Innovating Old Sectors with Contemporary Twists: What Digital Companies Are Getting Right

1x1.trans - Innovating Old Sectors with Contemporary Twists: What Digital Companies Are Getting Right

League of legends North American LCS Image source: https://commons.wikimedia.org/wiki/File:League-of-legends-esports_929.0.jpg

Video games have been around since the 1970s, but it was only with the rise of the Internet that video games have started to threaten the viewer numbers of traditional sports, in a growing entertainment field that’s now called eSports. 36 million people tuned in to watch the League of Legends final in 2015. That’s more than three times the amount of people who watched the 2015 FA Cup final. It’s not likely that League of Legends will ever replace football, but the numbers prove that video games are starting to gain traction as a legitimate spectator sport thanks to the Internet.

Recently, the lotto industry also made its way online and into our smartphones. Rather than having to go to the local newsagents to buy a scratch card or pick your numbers, you can now take a chance at winning big from the comfort of your sofa with the Lottoland app which allows you to take your pick from all of the major official jackpots. You can download the app here to experience first-hand how this company’s approach made a difference to the way we play lotto today.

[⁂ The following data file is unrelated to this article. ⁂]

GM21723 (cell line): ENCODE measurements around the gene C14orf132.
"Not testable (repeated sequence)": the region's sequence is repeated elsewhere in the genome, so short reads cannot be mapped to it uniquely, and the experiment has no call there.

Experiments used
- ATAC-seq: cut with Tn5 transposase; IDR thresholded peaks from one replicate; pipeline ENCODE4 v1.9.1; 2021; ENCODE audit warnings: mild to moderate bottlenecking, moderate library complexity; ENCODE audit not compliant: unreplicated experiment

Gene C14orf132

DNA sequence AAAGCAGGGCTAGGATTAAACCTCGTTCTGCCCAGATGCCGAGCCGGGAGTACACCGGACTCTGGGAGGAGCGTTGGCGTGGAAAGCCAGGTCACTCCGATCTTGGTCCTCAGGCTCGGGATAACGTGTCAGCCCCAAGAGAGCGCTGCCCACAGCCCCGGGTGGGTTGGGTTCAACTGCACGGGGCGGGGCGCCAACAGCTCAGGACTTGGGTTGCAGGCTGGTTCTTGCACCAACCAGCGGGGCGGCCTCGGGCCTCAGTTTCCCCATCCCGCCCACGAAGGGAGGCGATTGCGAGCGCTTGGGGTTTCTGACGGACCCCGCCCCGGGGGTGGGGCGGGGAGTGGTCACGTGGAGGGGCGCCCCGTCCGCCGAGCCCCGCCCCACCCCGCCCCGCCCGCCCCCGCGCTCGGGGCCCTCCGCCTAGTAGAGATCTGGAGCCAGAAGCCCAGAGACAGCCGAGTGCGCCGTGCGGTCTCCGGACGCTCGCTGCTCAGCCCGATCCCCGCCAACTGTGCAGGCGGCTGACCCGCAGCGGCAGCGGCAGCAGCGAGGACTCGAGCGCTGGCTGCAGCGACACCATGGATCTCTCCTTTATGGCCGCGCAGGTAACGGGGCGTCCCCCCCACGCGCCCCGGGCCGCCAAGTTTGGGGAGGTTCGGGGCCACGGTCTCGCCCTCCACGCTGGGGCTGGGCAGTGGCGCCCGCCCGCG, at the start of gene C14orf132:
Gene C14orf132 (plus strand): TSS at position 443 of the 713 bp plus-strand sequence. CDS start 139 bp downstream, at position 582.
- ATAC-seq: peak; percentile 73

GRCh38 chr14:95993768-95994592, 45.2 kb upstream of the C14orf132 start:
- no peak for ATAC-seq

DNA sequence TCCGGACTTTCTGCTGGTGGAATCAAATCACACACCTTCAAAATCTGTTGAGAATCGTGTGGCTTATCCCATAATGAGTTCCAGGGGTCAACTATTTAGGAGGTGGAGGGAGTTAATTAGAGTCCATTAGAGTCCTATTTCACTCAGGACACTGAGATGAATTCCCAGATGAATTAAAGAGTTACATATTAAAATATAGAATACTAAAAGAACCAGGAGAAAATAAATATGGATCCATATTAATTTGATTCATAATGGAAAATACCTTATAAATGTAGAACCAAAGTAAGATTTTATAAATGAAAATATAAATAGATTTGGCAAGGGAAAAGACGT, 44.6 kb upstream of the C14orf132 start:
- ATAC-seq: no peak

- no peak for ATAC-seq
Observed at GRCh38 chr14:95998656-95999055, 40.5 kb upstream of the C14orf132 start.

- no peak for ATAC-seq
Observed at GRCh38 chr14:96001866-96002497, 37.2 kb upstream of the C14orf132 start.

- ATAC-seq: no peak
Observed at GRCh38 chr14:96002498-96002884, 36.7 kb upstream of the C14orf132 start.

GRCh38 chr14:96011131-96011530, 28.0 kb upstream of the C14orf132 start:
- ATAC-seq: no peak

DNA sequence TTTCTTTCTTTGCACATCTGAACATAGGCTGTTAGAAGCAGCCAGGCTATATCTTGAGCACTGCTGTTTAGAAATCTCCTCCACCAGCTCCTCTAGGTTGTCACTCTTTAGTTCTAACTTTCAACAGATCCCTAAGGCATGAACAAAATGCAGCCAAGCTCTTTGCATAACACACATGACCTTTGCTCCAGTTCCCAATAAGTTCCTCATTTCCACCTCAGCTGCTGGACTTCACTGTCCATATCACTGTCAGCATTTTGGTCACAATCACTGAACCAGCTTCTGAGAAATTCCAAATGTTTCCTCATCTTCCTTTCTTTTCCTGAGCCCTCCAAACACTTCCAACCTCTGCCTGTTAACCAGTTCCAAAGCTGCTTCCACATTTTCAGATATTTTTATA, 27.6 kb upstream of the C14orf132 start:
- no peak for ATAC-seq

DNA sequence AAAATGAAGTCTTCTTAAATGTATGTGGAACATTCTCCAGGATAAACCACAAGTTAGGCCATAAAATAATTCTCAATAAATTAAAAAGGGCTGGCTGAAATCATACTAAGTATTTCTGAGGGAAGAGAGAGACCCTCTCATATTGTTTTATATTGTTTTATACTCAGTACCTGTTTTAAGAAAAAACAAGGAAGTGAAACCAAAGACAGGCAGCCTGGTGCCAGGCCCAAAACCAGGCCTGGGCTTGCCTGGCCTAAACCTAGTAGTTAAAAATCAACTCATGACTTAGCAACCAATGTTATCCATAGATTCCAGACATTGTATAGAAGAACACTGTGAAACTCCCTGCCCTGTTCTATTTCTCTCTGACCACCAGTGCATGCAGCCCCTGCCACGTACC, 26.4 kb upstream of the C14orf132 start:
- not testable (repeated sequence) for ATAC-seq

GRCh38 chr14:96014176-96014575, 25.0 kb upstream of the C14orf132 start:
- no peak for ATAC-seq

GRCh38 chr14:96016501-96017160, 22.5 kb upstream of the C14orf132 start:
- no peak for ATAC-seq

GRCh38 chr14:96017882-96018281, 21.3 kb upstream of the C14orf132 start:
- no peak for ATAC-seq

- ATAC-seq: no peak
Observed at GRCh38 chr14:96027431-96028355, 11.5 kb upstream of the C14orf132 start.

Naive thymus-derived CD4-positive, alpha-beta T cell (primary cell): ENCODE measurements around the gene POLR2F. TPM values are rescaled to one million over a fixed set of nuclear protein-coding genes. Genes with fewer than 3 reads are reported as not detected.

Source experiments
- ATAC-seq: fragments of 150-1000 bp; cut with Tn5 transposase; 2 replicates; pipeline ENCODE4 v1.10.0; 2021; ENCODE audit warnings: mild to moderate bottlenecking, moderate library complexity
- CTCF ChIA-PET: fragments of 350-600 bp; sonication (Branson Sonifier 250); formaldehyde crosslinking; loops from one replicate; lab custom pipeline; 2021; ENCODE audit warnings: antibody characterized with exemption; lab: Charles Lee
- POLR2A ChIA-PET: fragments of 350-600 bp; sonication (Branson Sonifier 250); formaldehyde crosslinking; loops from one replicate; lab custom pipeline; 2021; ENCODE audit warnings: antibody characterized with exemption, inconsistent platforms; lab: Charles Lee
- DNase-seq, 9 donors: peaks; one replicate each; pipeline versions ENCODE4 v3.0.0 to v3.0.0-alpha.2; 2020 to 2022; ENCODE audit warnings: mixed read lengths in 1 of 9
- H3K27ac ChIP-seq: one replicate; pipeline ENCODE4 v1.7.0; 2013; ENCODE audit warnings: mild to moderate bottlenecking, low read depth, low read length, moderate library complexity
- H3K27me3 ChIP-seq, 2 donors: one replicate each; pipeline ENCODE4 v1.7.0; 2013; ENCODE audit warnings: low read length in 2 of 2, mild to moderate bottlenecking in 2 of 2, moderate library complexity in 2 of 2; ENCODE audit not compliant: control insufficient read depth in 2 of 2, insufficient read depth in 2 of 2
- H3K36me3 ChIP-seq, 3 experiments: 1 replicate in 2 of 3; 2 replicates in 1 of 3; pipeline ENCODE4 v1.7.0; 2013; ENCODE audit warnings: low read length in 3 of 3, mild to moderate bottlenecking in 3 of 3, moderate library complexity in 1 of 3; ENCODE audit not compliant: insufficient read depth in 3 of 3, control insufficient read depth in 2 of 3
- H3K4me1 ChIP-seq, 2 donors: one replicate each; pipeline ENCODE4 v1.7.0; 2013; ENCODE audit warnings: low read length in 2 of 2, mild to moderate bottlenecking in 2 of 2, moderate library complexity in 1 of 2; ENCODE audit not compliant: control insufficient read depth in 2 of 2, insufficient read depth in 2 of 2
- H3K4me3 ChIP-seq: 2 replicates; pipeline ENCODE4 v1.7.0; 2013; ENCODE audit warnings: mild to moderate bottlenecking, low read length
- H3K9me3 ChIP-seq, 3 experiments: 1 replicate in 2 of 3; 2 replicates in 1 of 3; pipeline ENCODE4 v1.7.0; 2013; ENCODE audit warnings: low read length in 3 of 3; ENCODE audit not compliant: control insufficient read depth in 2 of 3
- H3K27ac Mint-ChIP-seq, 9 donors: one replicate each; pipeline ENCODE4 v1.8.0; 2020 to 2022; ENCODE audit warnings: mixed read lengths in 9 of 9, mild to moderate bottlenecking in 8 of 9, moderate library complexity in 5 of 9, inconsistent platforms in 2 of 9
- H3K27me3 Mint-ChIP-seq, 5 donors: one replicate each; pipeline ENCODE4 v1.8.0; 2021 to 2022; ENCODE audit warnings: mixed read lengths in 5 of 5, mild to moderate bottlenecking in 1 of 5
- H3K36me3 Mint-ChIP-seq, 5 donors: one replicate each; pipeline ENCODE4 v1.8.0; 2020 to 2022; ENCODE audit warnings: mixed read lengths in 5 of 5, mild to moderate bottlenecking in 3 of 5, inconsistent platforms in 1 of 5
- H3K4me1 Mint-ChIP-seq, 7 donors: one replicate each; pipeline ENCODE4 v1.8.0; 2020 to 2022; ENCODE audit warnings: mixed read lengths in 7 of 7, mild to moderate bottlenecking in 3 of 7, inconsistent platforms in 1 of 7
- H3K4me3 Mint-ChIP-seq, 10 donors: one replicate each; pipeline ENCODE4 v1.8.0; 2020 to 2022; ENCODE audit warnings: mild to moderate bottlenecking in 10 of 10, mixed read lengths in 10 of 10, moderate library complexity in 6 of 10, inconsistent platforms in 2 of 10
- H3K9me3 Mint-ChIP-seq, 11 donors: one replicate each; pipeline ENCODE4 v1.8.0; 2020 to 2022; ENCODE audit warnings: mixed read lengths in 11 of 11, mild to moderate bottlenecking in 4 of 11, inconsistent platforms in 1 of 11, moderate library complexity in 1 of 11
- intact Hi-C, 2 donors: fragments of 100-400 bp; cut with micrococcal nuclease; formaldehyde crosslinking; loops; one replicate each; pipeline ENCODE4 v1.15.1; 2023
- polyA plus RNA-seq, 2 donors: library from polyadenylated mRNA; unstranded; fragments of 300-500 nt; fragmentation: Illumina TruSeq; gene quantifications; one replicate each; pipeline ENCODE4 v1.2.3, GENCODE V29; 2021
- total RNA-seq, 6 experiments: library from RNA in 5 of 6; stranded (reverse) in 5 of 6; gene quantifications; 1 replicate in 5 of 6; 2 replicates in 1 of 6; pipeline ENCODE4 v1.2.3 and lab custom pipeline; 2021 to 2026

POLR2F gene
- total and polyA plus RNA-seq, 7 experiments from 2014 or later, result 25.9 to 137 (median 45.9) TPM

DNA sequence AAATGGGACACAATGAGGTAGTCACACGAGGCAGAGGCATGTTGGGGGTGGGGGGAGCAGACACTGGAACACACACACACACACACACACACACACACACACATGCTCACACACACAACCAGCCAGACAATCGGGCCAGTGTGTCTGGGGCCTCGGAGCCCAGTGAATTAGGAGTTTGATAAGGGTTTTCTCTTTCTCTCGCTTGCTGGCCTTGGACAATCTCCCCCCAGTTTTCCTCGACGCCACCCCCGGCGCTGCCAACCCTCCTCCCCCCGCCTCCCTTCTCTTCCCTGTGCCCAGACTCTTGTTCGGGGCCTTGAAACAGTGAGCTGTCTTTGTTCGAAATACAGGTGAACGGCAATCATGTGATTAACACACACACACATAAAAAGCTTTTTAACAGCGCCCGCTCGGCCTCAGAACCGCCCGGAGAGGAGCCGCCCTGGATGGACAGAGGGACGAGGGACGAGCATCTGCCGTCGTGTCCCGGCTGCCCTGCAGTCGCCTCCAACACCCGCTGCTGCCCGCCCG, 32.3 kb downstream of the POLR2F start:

Amazon, Ebay and other online retailers have become massive corporations through their innovation of one of the oldest industries in existence – marketplaces. Amazon was founded in 1994 as a simple online book vendor, and later expanded to include movies, music, electronics, and consumer goods. Subsequent to its humble beginnings, Amazon overtook Walmart as the United States’ most valuable retailer. It would be hard to find a clearer example of how online industry is beginning to eclipse older, brick and mortar businesses. eBay has a similar story – the site was founded in 1995 and later grew into a multi billion dollar business.

Television as we know it has been subject to many of the restrictions of networking. Scheduling had always been a problem – if you missed your favourite show being broadcast there was little you could do to catch up. Similarly, if a show that you wanted to catch was on late at night and you had an early morning, you would have to miss it. Or take the time and effort program your VCR, which would record the program to an analogue tape. This all changed in 1997, when Netflix was founded. In recent years, Netflix has started to overtake the television industry, as its online streaming service frees producers from the restrictions of scheduling and censorship. Studies show that Netflix caused a 50% drop in TV viewership in 2015. The advent of streaming technology has even seen producers release entire seasons of a show at one time, allowing viewers to binge watch rather than have to wait for new episodes to be released.

In today’s markets, digital is key. Sometimes finding an innovative twist on an age-old industry can be hugely profitable.

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